Blogging for review of many books....!!

Out of Captivity: Surviving 1,967 Days in the Colombian Jungle (Hardcover)

Product Description
On February 13, 2003, a plane carrying three American civilian contractors—Marc Gonsalves, Keith Stansell, and Tom Howes—crash-landed in the mountainous jungle of Colombia. Dazed and shaken, they emerged from the plane bloodied and injured as gunfire rained down around them. As of that moment they were prisoners of the FARC, a Colombian terrorist and Marxist rebel organization. In an instant they had become American captives in Colombia's volatile and ongoing conflict, which has lasted for almost fifty years.

In Out of Captivity, Gonsalves, Stansell, and Howes recount for the first time their amazing tale of survival, friendship, and, ultimately, rescue, tracing their five and a half years as hostages of the FARC. Their story takes you inside one of the world's most notorious terrorist organizations, going behind enemy lines with vivid and haunting imagery. Their words conjure a reality that few people have ever encountered—from sleeping on beds literally carved out of the jungle to escaping Colombian military air strikes under the cover of darkness to being bound with steel chains by their captors. Describing backbreaking starvation marches and forced isolation, the authors chronicle their confrontations and interactions with the FARC guerrilla soldiers—a motley crew of brainwashed, idealistic teenagers and seasoned vet-erans who've been around long enough to realize that the only way out of the FARC is in a body bag.

Though the physical punishments their bodies endured were unrelenting, the psychological battles they waged were the ultimate test of their resolve. With candid detail, Gonsalves, Stansell, and Howes relate the perilous mental struggles they each experienced, as they grappled with feelings of guilt, fear, and anxiety for the families and lives they'd left behind. Exposing the transformative power of captivity, they show how they turned these fears into strengths, using their memories and their families, their pasts and their futures, to motivate them in their quest for survival.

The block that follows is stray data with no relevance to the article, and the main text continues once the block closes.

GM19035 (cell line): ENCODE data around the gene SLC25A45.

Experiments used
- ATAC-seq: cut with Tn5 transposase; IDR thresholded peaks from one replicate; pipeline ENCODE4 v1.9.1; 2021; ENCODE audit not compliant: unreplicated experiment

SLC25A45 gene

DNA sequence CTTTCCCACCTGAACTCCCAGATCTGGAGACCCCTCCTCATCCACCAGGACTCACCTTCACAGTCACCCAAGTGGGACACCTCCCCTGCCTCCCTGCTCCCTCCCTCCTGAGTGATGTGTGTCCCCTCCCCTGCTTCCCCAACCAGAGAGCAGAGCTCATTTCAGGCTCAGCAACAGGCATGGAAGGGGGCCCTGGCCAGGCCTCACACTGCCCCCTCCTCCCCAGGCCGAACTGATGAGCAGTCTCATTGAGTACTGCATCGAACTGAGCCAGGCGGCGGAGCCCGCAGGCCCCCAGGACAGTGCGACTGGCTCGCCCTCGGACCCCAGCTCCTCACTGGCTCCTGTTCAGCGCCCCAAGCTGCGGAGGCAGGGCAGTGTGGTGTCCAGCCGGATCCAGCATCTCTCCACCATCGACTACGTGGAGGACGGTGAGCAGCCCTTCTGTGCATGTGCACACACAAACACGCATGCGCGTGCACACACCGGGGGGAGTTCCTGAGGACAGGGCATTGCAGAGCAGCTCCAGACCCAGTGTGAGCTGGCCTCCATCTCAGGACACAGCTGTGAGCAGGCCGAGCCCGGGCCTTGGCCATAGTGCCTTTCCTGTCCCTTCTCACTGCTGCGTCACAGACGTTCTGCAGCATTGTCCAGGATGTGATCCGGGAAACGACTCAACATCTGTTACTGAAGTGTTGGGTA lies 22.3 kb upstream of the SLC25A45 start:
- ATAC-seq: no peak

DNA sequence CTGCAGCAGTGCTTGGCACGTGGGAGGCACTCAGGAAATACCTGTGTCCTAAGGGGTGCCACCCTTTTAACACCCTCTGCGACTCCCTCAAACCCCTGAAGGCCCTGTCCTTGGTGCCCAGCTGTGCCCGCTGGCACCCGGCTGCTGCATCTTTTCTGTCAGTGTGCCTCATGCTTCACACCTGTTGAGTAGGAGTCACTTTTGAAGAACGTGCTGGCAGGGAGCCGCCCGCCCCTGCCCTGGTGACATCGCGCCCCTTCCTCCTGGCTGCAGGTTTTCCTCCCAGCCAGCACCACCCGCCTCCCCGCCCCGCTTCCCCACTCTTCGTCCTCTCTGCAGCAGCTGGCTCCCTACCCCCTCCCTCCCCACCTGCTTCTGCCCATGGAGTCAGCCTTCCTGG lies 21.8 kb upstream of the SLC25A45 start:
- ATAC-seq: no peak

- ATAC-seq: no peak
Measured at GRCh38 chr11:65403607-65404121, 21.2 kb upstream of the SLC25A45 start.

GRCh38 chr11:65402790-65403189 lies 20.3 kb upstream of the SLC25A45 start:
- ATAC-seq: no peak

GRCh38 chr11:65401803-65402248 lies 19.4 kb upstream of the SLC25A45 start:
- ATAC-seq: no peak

Despite the odds and the conditions, despite the chains and the silence, and despite the often tense relationships they experienced with their fellow Colombian hostages, they had one another, forging a bond that allowed them to cope with the horrific conditions of their confinement. This brotherhood enabled them to persevere through the worst that the FARC threw at them while always reminding them of their ultimate goal: freedom.

A harrowing account of one of the longest civilian hostage crises in United States history, Out of Captivity is a remarkable and compelling exploration of how far three Americans were willing to go as they fought to stay alive for themselves, their families, and one another.

About the Author
Marc Gonsalves is a former member of the United States Air Force who worked as a civilian military contractor for four years before the crash. He has a daughter, Destiney, and two stepsons, Cody and Joey. He lives in Connecticut.

An inspiring story of survival, February 27, 2009
By Julie Neal "The Complete Walt Disney World" (Sanibel Island, Fla.)

Here's an inspirational true story that will keep you on the edge of your seat. And make you count your blessings.

The book grabs you from the very beginning, with a harrowing, you-are-there plane crash in the Colombian mountains. The story is told by the three men who survived.